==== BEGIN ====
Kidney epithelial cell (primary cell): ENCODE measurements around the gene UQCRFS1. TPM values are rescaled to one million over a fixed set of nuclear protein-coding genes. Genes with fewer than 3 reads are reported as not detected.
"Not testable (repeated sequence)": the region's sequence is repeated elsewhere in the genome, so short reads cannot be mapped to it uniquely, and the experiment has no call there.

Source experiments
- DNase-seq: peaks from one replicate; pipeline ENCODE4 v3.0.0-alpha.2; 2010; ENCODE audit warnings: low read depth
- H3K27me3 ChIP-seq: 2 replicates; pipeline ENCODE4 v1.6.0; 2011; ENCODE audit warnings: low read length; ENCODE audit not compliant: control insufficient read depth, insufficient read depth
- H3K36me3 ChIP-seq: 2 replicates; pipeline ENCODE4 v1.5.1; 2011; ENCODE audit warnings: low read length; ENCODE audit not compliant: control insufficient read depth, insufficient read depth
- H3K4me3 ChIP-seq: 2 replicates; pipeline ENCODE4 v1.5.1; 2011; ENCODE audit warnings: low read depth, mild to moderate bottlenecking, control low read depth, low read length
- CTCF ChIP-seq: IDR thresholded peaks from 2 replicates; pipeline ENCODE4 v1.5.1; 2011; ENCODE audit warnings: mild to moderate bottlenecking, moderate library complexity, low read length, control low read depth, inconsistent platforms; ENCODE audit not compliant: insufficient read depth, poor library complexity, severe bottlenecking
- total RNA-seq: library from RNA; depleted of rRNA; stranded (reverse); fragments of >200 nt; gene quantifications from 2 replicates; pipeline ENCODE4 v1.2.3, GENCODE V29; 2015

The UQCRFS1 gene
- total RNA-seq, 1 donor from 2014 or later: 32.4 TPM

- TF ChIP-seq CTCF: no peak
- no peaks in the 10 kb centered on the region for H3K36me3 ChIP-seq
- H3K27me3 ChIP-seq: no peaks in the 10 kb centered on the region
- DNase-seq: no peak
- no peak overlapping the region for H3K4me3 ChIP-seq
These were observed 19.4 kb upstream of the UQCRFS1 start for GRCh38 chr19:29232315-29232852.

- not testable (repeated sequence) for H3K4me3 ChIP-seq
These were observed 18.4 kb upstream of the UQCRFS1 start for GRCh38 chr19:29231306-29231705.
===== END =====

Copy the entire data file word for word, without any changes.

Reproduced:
Kidney epithelial cell (primary cell): ENCODE measurements around the gene UQCRFS1. TPM values are rescaled to one million over a fixed set of nuclear protein-coding genes. Genes with fewer than 3 reads are reported as not detected.
"Not testable (repeated sequence)": the region's sequence is repeated elsewhere in the genome, so short reads cannot be mapped to it uniquely, and the experiment has no call there.

Source experiments
- DNase-seq: peaks from one replicate; pipeline ENCODE4 v3.0.0-alpha.2; 2010; ENCODE audit warnings: low read depth
- H3K27me3 ChIP-seq: 2 replicates; pipeline ENCODE4 v1.6.0; 2011; ENCODE audit warnings: low read length; ENCODE audit not compliant: control insufficient read depth, insufficient read depth
- H3K36me3 ChIP-seq: 2 replicates; pipeline ENCODE4 v1.5.1; 2011; ENCODE audit warnings: low read length; ENCODE audit not compliant: control insufficient read depth, insufficient read depth
- H3K4me3 ChIP-seq: 2 replicates; pipeline ENCODE4 v1.5.1; 2011; ENCODE audit warnings: low read depth, mild to moderate bottlenecking, control low read depth, low read length
- CTCF ChIP-seq: IDR thresholded peaks from 2 replicates; pipeline ENCODE4 v1.5.1; 2011; ENCODE audit warnings: mild to moderate bottlenecking, moderate library complexity, low read length, control low read depth, inconsistent platforms; ENCODE audit not compliant: insufficient read depth, poor library complexity, severe bottlenecking
- total RNA-seq: library from RNA; depleted of rRNA; stranded (reverse); fragments of >200 nt; gene quantifications from 2 replicates; pipeline ENCODE4 v1.2.3, GENCODE V29; 2015

The UQCRFS1 gene
- total RNA-seq, 1 donor from 2014 or later: 32.4 TPM

- TF ChIP-seq CTCF: no peak
- no peaks in the 10 kb centered on the region for H3K36me3 ChIP-seq
- H3K27me3 ChIP-seq: no peaks in the 10 kb centered on the region
- DNase-seq: no peak
- no peak overlapping the region for H3K4me3 ChIP-seq
These were observed 19.4 kb upstream of the UQCRFS1 start for GRCh38 chr19:29232315-29232852.

- not testable (repeated sequence) for H3K4me3 ChIP-seq
These were observed 18.4 kb upstream of the UQCRFS1 start for GRCh38 chr19:29231306-29231705.